|No. 183 (Vol. XLVI, No.3) Spring 2004
Michiaki MATSUI, "Paris Transformed Under the French Second Empire"
Although Paris has developed fairly consistently because it has remained the capital of France, its heavy dependence on royal authority has deprived it of autonomy, and thus the relationship between the central government and Paris has always been strained. Moreover, Paris is not only a political city, but also a religious and industrial city, as well as a center of production and consumption, and this diversity makes Paris peculiar.
Although it was the Industrial Revolution, and the subsequent dramatic increase in population in the 1830's and 1850's which ultimately forced Paris to shed the framework of the medieval city, the original plans for reconstruction had been laid as early as the French Revolution. The initial stages of the plan entailed improving the roads, which the revolutionary government attempted to do when it confiscated the ecclesiastical properties in Paris City and disposed of them. The road improvements, however, were not carried out because of the civil war and the Napoleonic War. It was not until the Monarchy of July that improvements began, and the plan was ultimately executed in earnest under the reign of the Second Empire. Thus, the reconstruction of Paris, through improving the roads and building a modern city suitable to industrialization, was entrusted to Napoleon III and Baron Haussmann, the chief administrator of the department of Seine.
Based on the theory of public utilities, this project restricted the right of ownership to the government established by the French Revolution, but opposition from the land proprietors was less than expected. This is because the project generated a speculation boom benefiting the bourgeois class. On the other hand, craftsmen and laborers who were forced to move or suffer from increased rents were opposed to the project, yet had no form of redress. Ultimately, these poor people left the city center, and formed a new slum in the northeast zone of Paris.
Although the reconstruction achieved impressive results in the areas of public hygiene, beautification and safety, its effect was like sprinkling water over thirsty soil with regards to the goal of providing transportation and housing. The reconstruction of Paris, however, provided a model for the redevelopment of other cities and had a strong effect on both French and foreign cities suffering from the same problems.
Masao TSUTSI, "The Transition from a Feudal Castle Town to a Modern City: The Case of Kanazawa"
The purpose of this paper is to clarify how and when Kanazawa, a typical castle town of the Tokugawa Era, was transformed into a modern city. I conclude that Kanazawa accomplished the transition after the Sino-Japanese War (1894?1895), mainly in the first decade of the 20th century, for the following three reasons:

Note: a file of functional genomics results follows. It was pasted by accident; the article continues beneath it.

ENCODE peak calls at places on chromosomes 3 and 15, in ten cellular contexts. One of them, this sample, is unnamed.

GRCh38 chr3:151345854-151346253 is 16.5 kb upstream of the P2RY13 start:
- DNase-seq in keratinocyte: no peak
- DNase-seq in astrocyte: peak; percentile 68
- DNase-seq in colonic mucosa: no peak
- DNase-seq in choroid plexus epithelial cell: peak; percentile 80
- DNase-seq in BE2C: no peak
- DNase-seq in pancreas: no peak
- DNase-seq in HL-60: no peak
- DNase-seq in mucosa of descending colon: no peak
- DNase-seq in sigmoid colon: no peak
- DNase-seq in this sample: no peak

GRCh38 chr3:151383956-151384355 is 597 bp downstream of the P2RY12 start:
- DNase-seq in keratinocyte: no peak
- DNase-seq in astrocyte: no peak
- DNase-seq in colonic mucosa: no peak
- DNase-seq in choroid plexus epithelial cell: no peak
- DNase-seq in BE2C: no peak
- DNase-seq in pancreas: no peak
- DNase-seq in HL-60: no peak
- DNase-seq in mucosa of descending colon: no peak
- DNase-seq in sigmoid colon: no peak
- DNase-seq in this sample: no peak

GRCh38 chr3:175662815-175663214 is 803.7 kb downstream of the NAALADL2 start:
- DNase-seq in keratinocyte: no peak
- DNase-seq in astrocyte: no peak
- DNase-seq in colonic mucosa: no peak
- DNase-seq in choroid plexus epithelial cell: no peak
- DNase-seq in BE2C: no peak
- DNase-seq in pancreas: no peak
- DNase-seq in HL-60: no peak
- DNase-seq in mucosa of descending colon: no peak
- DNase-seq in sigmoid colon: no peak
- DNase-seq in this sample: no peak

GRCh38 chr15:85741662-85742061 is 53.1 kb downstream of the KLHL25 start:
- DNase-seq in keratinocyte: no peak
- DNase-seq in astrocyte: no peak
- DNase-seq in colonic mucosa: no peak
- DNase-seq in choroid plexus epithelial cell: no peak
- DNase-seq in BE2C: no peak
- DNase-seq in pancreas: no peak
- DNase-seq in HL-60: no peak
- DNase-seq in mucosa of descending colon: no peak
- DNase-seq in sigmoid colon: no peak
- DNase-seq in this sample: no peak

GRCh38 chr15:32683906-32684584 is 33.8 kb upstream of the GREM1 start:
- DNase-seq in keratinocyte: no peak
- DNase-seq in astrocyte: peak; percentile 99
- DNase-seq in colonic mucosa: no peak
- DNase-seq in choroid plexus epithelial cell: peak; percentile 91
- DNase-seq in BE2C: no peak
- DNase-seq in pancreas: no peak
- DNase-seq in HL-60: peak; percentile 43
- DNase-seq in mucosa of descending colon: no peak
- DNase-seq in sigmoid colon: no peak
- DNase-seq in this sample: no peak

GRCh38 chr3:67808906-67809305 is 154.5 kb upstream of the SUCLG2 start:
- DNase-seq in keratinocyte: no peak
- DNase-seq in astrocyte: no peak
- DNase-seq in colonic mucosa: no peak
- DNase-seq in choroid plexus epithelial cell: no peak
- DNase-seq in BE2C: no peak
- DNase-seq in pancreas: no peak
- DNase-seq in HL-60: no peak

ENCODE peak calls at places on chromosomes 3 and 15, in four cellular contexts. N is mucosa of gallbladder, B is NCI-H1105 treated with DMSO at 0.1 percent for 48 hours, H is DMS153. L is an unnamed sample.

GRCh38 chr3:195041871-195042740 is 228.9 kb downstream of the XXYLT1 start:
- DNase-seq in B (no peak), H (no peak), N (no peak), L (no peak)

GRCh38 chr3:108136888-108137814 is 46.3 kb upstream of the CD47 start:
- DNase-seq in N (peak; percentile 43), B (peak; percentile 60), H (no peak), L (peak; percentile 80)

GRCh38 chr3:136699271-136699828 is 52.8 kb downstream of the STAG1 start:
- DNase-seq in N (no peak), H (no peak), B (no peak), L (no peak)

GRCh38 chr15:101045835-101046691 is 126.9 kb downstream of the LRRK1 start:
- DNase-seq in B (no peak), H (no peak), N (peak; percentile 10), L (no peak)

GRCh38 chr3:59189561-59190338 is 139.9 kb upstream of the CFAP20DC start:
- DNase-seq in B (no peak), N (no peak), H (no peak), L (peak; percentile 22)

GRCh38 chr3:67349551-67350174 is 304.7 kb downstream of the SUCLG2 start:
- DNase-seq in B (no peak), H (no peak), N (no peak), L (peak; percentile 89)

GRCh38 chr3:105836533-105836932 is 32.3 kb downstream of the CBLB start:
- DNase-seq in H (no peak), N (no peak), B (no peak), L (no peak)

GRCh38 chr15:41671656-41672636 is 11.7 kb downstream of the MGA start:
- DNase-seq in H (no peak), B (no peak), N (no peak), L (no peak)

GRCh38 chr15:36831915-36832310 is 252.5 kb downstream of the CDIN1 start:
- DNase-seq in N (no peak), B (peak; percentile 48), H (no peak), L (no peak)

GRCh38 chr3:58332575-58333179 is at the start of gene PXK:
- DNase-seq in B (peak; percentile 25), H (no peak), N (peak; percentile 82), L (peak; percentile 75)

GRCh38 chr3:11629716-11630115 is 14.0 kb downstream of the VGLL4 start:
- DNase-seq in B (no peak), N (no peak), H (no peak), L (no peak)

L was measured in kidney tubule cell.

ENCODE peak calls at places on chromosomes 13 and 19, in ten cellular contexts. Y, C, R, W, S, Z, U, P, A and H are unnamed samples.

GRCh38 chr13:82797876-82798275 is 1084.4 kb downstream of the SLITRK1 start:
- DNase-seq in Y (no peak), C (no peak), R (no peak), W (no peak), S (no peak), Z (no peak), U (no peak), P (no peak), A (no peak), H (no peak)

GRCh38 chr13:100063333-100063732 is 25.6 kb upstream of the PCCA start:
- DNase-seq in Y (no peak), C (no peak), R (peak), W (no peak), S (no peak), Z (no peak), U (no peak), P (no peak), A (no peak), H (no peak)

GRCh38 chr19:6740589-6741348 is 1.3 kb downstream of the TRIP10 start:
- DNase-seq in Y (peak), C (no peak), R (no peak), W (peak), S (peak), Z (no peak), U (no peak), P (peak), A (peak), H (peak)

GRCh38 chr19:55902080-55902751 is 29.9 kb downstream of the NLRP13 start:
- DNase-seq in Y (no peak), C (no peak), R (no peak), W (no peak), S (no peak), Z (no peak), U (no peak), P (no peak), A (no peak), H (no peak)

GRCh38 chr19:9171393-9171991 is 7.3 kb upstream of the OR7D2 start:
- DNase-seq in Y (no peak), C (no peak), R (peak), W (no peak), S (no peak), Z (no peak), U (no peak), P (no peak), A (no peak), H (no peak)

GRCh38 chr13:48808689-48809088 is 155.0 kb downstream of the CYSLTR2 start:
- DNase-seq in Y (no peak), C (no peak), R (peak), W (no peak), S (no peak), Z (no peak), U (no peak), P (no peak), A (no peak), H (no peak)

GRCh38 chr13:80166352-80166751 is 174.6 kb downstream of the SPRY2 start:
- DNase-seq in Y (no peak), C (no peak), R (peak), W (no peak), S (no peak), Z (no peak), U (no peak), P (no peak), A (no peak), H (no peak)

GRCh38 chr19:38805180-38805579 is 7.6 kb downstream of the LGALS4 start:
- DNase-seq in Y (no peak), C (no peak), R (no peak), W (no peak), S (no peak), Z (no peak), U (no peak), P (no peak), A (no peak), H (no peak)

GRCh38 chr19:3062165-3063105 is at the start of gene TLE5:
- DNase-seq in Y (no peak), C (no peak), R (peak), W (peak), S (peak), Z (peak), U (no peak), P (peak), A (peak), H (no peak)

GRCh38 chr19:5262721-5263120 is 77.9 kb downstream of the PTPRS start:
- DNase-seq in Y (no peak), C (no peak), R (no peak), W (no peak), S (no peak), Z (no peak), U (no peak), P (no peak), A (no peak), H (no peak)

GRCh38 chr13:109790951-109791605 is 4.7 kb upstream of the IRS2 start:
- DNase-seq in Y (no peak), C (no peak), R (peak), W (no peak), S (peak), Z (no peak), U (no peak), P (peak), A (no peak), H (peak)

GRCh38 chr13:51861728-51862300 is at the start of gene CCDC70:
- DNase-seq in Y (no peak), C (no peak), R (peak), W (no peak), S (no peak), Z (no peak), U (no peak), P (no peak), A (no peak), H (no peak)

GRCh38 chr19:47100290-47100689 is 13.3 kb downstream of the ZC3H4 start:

First, after the Sino-Japanese War, the newly developing bourgeois class and shizoku (samurai class) with an interest in modern capitalism organized a chamber of commerce and its political detached corps, the Jitsugy?kai. This group gained a majority in the Kanazawa city council, which previously had been occupied by old-type shizoku, and had occasionally been paralyzed by political conflict before the war. Through petitioning at the prefectural and national level, members of the Jitsugy?kai achieved several important accomplishments, including the construction of social facilities and the revision of tax laws, according to their interests. They also launched an anti- "business tax" movement in cooperation with merchants and industrialists throughout Japan, and through this movement they clearly recognized their own urban interests, as opposed to rural interests. Subsequently, they successfully implemented independent electoral districts for cities, which can be regarded as the political manifestation of the establishment of the modern city, supported primarily by merchants and industrialists.
Second, through the active efforts of the city council and the chamber of commerce, modern institutions and facilities in political, industrial, educational, traffic and sanitary domains were created in Kanazawa City, establishing its status as a modern city.
Third, civil associations such as fire brigades, which originated in the Tokugawa Era, had resisted coming under public control in the early Meiji Era, but were successfully reorganized under the new administration of Kanazawa City after the Sino-Japanese War.
Osamu KAWAGOE, "The Institutional Basis of Urban Society in the 20th
Century: A Socio-historical Analysis of the Child and Maternal Health System
in Germany, 1900-1950"
This paper examines the institutional basis upon which modern urban society was constructed, and the kinds of problems involved, through a historical investigation of the problems and policies regarding infant mortality and child and maternal health in Germany from the late 19th to the early 20th century. This study focuses on four main points: (1) the social changes experienced by western European societies almost simultaneously at the turn of century; (2) the state of affairs regarding infant mortality and child and maternal health in Germany from the turn of century to World War I and the Weimar Republic; (3) the development of a child and maternal health system in the period from the Weimar Republic to Nazism; and (4) the meaning of the historical experiences of German society in the early 20th century.